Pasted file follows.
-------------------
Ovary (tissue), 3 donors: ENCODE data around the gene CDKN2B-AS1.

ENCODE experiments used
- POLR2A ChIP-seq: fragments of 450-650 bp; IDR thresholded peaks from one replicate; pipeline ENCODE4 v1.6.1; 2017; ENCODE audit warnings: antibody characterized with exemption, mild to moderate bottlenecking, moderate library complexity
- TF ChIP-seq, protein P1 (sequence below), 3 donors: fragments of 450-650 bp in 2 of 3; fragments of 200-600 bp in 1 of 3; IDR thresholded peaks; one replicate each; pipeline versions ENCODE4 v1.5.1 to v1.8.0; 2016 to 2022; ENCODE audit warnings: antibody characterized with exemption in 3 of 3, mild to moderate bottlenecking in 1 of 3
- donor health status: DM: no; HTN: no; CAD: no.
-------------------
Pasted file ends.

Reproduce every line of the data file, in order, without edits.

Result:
Ovary (tissue), 3 donors: ENCODE data around the gene CDKN2B-AS1.

ENCODE experiments used
- POLR2A ChIP-seq: fragments of 450-650 bp; IDR thresholded peaks from one replicate; pipeline ENCODE4 v1.6.1; 2017; ENCODE audit warnings: antibody characterized with exemption, mild to moderate bottlenecking, moderate library complexity
- TF ChIP-seq, protein P1 (sequence below), 3 donors: fragments of 450-650 bp in 2 of 3; fragments of 200-600 bp in 1 of 3; IDR thresholded peaks; one replicate each; pipeline versions ENCODE4 v1.5.1 to v1.8.0; 2016 to 2022; ENCODE audit warnings: antibody characterized with exemption in 3 of 3, mild to moderate bottlenecking in 1 of 3
- donor health status: DM: no; HTN: no; CAD: no.